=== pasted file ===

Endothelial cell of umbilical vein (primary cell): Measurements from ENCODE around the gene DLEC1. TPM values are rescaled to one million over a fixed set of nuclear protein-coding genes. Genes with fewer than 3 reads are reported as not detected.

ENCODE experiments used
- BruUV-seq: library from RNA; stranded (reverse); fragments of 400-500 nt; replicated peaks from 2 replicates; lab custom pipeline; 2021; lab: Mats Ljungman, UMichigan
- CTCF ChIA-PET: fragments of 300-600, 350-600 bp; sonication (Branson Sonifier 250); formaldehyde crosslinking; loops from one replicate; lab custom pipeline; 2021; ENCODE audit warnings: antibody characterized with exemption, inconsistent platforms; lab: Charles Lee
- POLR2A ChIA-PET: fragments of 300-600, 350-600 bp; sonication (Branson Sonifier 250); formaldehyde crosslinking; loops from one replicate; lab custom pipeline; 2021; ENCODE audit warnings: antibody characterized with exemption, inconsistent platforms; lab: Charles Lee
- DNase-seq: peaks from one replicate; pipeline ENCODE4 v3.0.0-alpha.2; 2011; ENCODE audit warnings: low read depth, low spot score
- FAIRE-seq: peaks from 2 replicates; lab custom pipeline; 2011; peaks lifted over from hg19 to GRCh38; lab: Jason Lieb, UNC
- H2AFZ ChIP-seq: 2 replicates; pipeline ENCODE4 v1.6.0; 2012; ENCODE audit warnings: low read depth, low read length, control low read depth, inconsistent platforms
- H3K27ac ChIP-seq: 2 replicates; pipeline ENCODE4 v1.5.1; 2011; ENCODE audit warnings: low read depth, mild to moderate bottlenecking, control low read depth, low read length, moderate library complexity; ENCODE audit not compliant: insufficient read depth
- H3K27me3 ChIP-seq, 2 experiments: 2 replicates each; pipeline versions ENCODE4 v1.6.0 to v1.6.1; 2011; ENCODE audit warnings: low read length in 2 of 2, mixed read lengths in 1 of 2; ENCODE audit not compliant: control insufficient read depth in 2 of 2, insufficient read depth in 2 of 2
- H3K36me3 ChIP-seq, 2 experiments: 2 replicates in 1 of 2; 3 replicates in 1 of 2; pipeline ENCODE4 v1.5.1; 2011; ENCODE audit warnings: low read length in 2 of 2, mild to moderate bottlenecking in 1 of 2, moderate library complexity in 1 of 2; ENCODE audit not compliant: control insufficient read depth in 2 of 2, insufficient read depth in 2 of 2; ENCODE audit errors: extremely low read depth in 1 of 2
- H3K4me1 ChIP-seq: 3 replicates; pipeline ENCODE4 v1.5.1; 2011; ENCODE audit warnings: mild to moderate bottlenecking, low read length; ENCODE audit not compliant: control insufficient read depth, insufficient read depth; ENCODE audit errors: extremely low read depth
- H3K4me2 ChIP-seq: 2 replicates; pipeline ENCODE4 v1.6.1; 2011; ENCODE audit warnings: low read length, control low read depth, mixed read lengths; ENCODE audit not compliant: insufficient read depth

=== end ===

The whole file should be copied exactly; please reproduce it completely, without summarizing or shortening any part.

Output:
Endothelial cell of umbilical vein (primary cell): Measurements from ENCODE around the gene DLEC1. TPM values are rescaled to one million over a fixed set of nuclear protein-coding genes. Genes with fewer than 3 reads are reported as not detected.

ENCODE experiments used
- BruUV-seq: library from RNA; stranded (reverse); fragments of 400-500 nt; replicated peaks from 2 replicates; lab custom pipeline; 2021; lab: Mats Ljungman, UMichigan
- CTCF ChIA-PET: fragments of 300-600, 350-600 bp; sonication (Branson Sonifier 250); formaldehyde crosslinking; loops from one replicate; lab custom pipeline; 2021; ENCODE audit warnings: antibody characterized with exemption, inconsistent platforms; lab: Charles Lee
- POLR2A ChIA-PET: fragments of 300-600, 350-600 bp; sonication (Branson Sonifier 250); formaldehyde crosslinking; loops from one replicate; lab custom pipeline; 2021; ENCODE audit warnings: antibody characterized with exemption, inconsistent platforms; lab: Charles Lee
- DNase-seq: peaks from one replicate; pipeline ENCODE4 v3.0.0-alpha.2; 2011; ENCODE audit warnings: low read depth, low spot score
- FAIRE-seq: peaks from 2 replicates; lab custom pipeline; 2011; peaks lifted over from hg19 to GRCh38; lab: Jason Lieb, UNC
- H2AFZ ChIP-seq: 2 replicates; pipeline ENCODE4 v1.6.0; 2012; ENCODE audit warnings: low read depth, low read length, control low read depth, inconsistent platforms
- H3K27ac ChIP-seq: 2 replicates; pipeline ENCODE4 v1.5.1; 2011; ENCODE audit warnings: low read depth, mild to moderate bottlenecking, control low read depth, low read length, moderate library complexity; ENCODE audit not compliant: insufficient read depth
- H3K27me3 ChIP-seq, 2 experiments: 2 replicates each; pipeline versions ENCODE4 v1.6.0 to v1.6.1; 2011; ENCODE audit warnings: low read length in 2 of 2, mixed read lengths in 1 of 2; ENCODE audit not compliant: control insufficient read depth in 2 of 2, insufficient read depth in 2 of 2
- H3K36me3 ChIP-seq, 2 experiments: 2 replicates in 1 of 2; 3 replicates in 1 of 2; pipeline ENCODE4 v1.5.1; 2011; ENCODE audit warnings: low read length in 2 of 2, mild to moderate bottlenecking in 1 of 2, moderate library complexity in 1 of 2; ENCODE audit not compliant: control insufficient read depth in 2 of 2, insufficient read depth in 2 of 2; ENCODE audit errors: extremely low read depth in 1 of 2
- H3K4me1 ChIP-seq: 3 replicates; pipeline ENCODE4 v1.5.1; 2011; ENCODE audit warnings: mild to moderate bottlenecking, low read length; ENCODE audit not compliant: control insufficient read depth, insufficient read depth; ENCODE audit errors: extremely low read depth
- H3K4me2 ChIP-seq: 2 replicates; pipeline ENCODE4 v1.6.1; 2011; ENCODE audit warnings: low read length, control low read depth, mixed read lengths; ENCODE audit not compliant: insufficient read depth